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E.J. Simon

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DEATH NEVER SLEEPS Cover
MYSTERY & CRIME

DEATH NEVER SLEEPS

BY E.J. Simon • POSTED ON Dec. 9, 2013

In Simon’s debut thriller, a corporate CEO takes over a gambling and loan-sharking operation from his murdered brother.

Michael Nicholas, CEO of Gibraltar Financial, has done his best to steer clear of his brother Alex’s illegal business and shady cohorts. But when his brother is gunned down, his widow, Donna, needs Michael’s expertise to help collect his loans, pay a $700,000 debt to a bettor, and find another few million dollars that Alex has stashed. It’s no walk in the park: The bettor, a thug appropriately named Sharkey, demands his payment while boasting about how he could kill Michael in a public place. However, Michael might be able to find some answers by using technology that Alex left behind: an artificial intelligence, patterned after his brother’s image and personality, that’s been contacting Michael with cryptic messages. Soon Michael becomes obsessed with handling Alex’s operations and begins shirking his CEO duties, but it turns out that the AI can assist with the business. Simon’s novel has elements of a mystery, as there are other murders, a kidnapping and threats against Michael and his wife, Samantha. However, Michael is more a financial manager than an investigator, and the mystery unravels mostly on its own. Still, even when Michael isn’t actively looking for clues, the story gleefully offers an array of suspects: Alex had two ex-wives and a hairdresser lover, Jennifer—who was also having sex with a French movie star. Simon keeps the plot’s technological aspects simple, never explaining exactly how the AI works. At times, Simon does this cheekily, as when Jennifer says that Alex upgraded a laptop by having “these really smart people customize it or something.” The story also takes nerve-wracking turns; during a terrifying home invasion at Michael and Samantha’s house, for example, a murderer tells them point-blank: “I’m going to kill you.” Some mysteries remain unresolved at the end—including at least one murder—but a planned sequel should placate frustrated readers.

A fine technological thriller that only gets better as it goes along. 

Pub Date: Dec. 9, 2013

ISBN: 978-0991256419

Page count: 400pp

Publisher: Simon/Zef

Review Posted Online: April 16, 2014

DEATH IN THE CLOUD Cover
BOOK REVIEW

DEATH IN THE CLOUD

BY E.J. Simon

In Simon’s latest series thriller, two brothers take on a powerful neo-Nazi organization that uses stolen artificial intelligence in its quest for world domination.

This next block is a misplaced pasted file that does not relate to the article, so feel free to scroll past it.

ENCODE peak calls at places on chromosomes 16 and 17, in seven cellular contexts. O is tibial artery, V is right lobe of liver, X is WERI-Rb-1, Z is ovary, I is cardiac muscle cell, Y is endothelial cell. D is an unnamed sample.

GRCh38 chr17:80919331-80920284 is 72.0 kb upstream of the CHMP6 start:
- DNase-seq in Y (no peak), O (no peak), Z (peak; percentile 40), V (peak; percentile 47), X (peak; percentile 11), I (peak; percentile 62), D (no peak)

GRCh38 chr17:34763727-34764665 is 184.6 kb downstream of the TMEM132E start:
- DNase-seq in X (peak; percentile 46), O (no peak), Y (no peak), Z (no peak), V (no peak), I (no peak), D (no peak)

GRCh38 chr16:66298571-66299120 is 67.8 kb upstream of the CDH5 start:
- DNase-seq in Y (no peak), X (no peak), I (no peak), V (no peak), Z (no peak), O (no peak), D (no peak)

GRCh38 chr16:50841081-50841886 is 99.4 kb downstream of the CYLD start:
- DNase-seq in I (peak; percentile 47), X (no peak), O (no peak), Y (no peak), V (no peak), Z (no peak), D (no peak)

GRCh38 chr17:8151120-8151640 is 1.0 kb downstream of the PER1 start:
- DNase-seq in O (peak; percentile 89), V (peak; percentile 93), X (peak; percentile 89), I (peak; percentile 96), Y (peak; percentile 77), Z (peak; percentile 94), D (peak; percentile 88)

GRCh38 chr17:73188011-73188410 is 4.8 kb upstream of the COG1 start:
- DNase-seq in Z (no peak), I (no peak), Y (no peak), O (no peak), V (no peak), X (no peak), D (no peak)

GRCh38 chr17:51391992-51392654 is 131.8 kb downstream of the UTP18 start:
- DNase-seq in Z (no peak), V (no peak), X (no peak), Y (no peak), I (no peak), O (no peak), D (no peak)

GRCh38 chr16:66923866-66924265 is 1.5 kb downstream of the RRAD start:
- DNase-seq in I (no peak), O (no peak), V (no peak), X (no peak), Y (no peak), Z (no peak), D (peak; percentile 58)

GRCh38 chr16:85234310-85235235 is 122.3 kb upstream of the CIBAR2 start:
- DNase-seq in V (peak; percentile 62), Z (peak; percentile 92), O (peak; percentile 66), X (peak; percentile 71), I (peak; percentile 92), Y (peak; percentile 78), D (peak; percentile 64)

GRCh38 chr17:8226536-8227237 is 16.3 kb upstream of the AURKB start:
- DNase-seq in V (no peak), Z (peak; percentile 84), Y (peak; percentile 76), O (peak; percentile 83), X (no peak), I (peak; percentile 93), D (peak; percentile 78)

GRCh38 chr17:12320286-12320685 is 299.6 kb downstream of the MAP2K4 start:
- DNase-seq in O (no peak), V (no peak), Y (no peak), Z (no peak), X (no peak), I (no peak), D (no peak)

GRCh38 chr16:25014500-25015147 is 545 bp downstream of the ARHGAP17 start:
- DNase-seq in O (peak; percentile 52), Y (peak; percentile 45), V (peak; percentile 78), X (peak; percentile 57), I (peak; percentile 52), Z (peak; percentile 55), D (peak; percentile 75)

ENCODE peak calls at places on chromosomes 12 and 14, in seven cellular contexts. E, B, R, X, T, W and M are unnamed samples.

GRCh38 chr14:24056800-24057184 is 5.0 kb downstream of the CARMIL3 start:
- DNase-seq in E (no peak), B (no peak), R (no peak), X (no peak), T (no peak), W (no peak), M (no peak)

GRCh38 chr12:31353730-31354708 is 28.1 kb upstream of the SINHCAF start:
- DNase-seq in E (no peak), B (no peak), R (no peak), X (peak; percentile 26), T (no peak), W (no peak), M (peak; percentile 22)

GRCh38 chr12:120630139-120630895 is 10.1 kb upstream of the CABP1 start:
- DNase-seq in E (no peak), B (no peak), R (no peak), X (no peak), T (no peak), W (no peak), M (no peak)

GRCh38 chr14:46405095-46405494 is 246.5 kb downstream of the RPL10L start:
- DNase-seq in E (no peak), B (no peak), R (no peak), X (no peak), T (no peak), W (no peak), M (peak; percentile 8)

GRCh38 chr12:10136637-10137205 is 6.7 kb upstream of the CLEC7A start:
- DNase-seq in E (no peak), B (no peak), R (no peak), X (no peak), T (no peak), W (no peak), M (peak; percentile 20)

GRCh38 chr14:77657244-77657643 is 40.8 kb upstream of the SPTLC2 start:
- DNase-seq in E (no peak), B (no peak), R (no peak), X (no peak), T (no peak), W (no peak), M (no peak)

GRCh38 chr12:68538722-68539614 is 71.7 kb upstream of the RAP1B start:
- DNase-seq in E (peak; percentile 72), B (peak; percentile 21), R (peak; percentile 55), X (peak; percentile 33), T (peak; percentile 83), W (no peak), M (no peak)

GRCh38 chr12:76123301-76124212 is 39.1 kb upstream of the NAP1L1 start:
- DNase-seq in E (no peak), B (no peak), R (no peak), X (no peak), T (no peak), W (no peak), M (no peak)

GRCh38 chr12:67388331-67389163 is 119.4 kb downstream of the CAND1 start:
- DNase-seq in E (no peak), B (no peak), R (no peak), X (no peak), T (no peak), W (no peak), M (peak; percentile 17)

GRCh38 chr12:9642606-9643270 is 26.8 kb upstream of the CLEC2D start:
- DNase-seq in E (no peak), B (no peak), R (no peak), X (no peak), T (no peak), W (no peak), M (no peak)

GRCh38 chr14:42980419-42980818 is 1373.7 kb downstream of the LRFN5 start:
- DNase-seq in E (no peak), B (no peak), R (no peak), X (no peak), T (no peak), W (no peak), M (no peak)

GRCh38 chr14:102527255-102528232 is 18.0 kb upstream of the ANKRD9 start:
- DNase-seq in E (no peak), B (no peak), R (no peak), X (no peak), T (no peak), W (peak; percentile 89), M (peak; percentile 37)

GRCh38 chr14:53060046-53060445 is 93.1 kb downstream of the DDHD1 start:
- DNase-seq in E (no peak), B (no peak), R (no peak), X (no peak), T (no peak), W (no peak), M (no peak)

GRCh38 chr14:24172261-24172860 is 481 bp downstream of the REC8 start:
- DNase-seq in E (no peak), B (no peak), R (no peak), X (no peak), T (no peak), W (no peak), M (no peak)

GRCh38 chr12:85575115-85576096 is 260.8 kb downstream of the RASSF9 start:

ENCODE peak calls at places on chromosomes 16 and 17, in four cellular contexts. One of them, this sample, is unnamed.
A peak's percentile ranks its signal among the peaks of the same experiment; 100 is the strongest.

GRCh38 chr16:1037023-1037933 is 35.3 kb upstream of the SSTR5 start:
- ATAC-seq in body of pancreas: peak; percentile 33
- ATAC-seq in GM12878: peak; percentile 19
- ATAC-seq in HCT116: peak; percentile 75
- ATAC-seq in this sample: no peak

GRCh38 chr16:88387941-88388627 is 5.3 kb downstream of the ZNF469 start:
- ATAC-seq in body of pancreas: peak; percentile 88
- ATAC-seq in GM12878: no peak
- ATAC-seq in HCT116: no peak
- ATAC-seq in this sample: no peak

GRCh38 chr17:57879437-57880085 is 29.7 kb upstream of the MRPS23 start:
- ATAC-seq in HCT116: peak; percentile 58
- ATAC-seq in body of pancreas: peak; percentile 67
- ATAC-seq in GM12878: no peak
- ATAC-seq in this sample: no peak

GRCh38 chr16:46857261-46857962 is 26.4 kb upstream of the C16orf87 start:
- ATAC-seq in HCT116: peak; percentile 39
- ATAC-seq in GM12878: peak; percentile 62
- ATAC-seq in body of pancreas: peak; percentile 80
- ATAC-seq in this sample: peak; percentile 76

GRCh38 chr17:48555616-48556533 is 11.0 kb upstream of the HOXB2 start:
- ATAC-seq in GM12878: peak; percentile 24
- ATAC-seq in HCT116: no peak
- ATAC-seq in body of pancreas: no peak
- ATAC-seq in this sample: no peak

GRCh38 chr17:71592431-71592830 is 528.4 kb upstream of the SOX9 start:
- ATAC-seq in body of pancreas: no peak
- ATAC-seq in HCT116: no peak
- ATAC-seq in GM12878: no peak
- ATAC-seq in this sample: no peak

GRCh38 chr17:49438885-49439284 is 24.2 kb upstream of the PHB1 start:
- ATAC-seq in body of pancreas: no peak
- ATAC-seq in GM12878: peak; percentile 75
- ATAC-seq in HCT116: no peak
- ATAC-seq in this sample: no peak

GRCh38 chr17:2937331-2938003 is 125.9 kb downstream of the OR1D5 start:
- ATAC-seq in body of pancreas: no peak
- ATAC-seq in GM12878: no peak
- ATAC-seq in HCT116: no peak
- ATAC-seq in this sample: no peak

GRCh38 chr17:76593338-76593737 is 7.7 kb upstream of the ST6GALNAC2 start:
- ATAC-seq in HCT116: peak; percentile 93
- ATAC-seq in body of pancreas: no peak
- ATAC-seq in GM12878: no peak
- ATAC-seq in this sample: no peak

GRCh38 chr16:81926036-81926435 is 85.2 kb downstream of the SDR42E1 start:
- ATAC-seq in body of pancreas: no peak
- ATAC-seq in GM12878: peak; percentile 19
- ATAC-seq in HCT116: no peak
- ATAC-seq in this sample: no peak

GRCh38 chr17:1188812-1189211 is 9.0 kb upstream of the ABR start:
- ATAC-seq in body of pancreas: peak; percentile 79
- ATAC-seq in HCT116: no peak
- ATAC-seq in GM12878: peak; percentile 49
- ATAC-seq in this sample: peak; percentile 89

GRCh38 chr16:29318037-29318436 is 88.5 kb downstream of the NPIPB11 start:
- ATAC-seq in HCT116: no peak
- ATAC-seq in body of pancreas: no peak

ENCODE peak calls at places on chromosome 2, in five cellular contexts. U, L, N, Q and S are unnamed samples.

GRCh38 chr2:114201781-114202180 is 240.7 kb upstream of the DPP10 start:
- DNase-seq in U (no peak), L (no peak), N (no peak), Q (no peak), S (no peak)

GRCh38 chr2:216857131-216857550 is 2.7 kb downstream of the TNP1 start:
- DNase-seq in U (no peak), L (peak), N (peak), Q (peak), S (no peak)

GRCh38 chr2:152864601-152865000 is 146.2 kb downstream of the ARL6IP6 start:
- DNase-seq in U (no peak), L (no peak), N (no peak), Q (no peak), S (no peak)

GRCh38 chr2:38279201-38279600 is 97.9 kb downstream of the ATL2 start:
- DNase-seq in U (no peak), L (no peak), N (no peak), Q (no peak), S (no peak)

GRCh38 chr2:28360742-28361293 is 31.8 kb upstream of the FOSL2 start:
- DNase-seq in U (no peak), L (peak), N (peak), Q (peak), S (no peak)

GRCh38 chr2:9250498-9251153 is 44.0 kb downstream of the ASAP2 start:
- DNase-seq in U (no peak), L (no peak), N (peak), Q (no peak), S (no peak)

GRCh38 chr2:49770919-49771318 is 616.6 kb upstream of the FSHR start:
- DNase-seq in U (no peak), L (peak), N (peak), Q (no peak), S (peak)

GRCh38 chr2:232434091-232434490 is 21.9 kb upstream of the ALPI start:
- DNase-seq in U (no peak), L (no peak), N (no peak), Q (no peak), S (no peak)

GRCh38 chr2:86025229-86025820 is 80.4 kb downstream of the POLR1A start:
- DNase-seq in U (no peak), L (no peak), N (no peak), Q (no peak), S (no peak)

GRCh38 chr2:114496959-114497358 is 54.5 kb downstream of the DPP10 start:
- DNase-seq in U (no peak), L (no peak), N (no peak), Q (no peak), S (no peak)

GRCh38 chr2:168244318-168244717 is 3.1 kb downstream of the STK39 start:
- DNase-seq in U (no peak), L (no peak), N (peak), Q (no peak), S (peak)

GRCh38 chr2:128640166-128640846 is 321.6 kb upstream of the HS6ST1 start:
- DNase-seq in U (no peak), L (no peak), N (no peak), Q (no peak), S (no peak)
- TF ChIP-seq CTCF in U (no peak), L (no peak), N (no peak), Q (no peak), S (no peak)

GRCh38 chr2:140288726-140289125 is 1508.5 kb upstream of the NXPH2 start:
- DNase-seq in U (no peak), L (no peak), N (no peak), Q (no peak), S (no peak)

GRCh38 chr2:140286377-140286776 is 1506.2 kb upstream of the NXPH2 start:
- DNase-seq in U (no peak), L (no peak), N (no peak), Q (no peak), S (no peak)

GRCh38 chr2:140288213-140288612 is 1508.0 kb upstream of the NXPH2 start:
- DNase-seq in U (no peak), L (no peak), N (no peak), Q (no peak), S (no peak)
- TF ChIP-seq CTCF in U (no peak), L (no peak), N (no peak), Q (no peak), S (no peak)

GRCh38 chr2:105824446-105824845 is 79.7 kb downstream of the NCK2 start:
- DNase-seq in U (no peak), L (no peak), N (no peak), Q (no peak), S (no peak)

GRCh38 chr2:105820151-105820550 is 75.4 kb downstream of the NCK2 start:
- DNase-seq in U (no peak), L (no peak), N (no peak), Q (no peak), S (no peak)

Years ago, Alex Nicholas was gunned down while having dinner in a restaurant. However, thanks to artificial intelligence software that he helped to create, he finds a way to continue his existence in the cloud—as a realistic, nearly sentient facsimile of his living consciousness. His brother, Michael, now the head of Alex’s company, Tartarus, finds solace in this version of his brother and talks to him regularly through a computer interface. Unfortunately for the Nicholas brothers and for the rest of the world, Monsignor Kurt Schlegelberger and Claus Dietrich, members of the Neo-Nazi Free Forces Party, get hold of Alex’s technology and aim to use it to fulfill their goal to “finish what Adolf Hitler began.” Fortunately, the United States government enlists the help of Michael and Alex to stop them. Over the course of this action-packed story, Simon, the author of Death Logs Out (2019), employs prose that’s potent and detailed. He also seamlessly weaves in side plots, including one involving Michael’s former bodyguard/lover, which manage to work even when they’re not particularly necessary to the already busy story. Michael is the de facto protagonist, but Alex is more likely to pique readers’ interest. The chapters effectively veer among the actions of various players, from Michael and Alex’s conversations in Westport, Connecticut, to President Harry O’Brien’s conversations with his security team in Washington, D.C., to a hijacker’s actions as he commandeers a plane and aims to fly it into the White House. The plot does lose some momentum in the middle, however, as characters’ conversations become a bit repetitive.

An engaging and often lively novel.

Pub Date:

Page count: 338pp

Publisher: Manuscript

Review Posted Online: June 25, 2020